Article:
Empirical evidence that “internal devaluation” doesn’t work

“1. Ireland did manage to decrease the price level. In 2008 it however did have the highest price level of the entire Eurozone

2. Non of the other Euro countries pursuing austerity policies managed to do this in a serious way – initial declines of the price level were often quickly followed by subsequent increases. Take note of the difference in levels, compared with Ireland!

3. Direct competitors of the austerity states like Turkey (compeets with Greece and Spain, tourism!) and Poland (direct competitor of the Baltic states) with flexible exchange rates did however manage to reduce their internal price level, vis-a-vis the Eurozone, using ‘external devaluation’ as a policy tool.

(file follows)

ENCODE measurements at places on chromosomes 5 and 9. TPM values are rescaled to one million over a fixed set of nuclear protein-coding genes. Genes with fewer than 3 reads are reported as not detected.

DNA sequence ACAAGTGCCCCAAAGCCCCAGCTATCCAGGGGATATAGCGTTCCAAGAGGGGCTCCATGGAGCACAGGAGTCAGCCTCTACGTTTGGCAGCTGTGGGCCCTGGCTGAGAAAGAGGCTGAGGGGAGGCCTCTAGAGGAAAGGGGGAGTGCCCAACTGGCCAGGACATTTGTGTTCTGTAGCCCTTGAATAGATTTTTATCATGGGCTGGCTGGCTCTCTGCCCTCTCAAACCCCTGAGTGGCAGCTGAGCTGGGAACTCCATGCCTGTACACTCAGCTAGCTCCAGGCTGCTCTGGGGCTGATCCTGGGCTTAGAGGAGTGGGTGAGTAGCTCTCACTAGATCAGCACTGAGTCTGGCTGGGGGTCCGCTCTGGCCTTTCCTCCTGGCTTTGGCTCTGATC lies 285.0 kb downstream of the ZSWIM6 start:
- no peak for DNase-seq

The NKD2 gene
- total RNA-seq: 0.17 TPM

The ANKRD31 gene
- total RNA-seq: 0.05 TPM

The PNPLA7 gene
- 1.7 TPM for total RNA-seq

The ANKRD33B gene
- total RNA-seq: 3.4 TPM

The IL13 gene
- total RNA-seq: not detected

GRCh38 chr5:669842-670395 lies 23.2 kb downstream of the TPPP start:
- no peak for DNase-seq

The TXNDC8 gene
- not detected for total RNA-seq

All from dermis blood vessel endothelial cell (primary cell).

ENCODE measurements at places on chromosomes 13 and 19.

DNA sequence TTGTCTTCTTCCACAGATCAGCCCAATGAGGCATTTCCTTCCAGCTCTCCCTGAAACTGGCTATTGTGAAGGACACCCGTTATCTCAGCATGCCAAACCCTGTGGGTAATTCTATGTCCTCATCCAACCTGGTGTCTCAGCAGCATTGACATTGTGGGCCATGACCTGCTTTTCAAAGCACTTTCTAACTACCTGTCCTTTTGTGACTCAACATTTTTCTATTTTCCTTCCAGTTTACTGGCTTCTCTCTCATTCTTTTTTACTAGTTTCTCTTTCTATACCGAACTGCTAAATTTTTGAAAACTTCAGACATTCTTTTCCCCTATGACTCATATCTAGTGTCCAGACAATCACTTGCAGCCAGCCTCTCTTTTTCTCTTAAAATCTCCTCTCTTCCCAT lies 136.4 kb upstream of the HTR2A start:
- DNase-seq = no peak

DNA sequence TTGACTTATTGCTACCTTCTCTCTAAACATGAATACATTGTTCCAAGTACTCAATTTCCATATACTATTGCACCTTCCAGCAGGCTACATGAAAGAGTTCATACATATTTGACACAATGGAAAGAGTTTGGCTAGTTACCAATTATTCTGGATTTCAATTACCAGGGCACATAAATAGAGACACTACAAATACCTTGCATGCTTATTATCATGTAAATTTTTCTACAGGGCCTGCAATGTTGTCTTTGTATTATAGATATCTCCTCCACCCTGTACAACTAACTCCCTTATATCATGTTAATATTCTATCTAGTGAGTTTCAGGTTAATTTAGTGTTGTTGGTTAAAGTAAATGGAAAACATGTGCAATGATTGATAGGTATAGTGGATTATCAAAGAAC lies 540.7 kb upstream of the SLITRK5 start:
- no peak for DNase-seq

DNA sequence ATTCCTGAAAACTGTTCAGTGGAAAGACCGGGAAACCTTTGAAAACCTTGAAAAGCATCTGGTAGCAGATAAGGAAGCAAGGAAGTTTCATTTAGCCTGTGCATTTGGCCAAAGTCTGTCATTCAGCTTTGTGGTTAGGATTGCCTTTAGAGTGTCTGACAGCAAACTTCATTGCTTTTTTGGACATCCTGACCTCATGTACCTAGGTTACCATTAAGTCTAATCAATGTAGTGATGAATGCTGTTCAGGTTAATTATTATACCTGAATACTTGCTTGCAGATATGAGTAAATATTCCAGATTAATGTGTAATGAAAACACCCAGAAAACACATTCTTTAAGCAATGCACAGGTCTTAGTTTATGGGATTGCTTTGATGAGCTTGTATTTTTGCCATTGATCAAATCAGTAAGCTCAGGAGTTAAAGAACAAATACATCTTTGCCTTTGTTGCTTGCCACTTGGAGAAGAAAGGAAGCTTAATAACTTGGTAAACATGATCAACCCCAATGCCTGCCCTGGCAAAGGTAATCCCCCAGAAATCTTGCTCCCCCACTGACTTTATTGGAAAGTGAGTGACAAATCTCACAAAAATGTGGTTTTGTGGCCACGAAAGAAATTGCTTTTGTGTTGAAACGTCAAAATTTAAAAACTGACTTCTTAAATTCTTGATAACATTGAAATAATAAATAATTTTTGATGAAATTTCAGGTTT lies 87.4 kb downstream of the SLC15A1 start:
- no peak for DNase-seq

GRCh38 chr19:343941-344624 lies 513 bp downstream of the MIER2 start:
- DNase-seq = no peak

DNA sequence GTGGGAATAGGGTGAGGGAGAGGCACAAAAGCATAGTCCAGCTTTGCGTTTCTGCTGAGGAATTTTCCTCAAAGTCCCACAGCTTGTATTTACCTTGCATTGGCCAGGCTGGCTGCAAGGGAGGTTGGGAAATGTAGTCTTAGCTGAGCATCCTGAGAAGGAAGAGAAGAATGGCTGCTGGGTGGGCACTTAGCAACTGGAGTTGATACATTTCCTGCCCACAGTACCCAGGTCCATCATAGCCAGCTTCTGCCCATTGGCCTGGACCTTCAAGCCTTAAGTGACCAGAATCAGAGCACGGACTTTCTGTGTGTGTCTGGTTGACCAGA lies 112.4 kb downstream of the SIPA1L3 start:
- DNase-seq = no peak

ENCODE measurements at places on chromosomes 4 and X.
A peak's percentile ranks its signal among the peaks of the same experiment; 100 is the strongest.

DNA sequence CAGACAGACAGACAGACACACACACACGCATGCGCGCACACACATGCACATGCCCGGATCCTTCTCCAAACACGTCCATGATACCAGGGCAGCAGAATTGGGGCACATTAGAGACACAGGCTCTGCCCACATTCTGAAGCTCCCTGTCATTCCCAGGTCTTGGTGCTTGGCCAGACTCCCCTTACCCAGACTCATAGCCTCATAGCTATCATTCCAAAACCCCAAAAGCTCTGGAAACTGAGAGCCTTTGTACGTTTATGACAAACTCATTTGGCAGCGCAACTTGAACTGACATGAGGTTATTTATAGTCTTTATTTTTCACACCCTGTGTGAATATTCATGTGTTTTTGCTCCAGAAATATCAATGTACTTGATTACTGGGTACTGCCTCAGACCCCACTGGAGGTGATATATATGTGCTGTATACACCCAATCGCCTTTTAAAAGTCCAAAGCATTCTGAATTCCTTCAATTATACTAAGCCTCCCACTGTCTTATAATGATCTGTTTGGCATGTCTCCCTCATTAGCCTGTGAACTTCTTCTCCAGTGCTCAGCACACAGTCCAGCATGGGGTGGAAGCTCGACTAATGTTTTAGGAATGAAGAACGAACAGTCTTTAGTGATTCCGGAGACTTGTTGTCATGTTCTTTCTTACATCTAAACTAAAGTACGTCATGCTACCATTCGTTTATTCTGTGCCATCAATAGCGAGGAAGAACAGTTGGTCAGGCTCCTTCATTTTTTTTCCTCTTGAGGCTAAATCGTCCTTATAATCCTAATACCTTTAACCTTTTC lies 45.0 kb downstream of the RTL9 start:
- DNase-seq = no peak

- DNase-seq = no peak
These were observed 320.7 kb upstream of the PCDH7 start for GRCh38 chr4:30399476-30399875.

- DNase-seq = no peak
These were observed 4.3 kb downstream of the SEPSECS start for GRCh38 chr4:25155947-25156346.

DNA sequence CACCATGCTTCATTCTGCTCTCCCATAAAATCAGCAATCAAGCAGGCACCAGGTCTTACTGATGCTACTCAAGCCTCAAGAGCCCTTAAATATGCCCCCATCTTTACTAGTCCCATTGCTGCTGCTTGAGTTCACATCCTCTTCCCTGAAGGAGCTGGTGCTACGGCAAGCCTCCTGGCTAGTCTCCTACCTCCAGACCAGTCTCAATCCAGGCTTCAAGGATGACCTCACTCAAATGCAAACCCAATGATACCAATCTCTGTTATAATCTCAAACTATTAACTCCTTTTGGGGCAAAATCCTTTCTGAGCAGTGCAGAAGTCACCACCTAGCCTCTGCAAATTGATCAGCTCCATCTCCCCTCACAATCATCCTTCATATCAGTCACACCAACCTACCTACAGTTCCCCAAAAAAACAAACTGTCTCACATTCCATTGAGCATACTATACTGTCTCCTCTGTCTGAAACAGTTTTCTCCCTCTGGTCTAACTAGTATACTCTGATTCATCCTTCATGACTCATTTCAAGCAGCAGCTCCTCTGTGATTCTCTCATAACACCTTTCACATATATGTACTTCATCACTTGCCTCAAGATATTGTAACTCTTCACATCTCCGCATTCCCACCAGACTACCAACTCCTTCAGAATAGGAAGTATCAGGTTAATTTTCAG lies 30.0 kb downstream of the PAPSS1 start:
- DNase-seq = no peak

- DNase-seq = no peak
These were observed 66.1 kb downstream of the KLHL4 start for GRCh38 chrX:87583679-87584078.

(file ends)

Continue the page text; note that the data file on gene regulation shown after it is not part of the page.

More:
This leads to a clear conclusion. For countries which already have a relatively low price level, internal devaluation seems very hard to engineer, at least in the short-term. And in Europe any hard-won success can be easily countered by direct competitors who happen to have a flexible exchange rate.”

Originally Real-World Economics Review — Chronicles of the Second Great Depression 7

This entry was posted in austerity, economic policy, eurocrisis. Bookmark the permalink.

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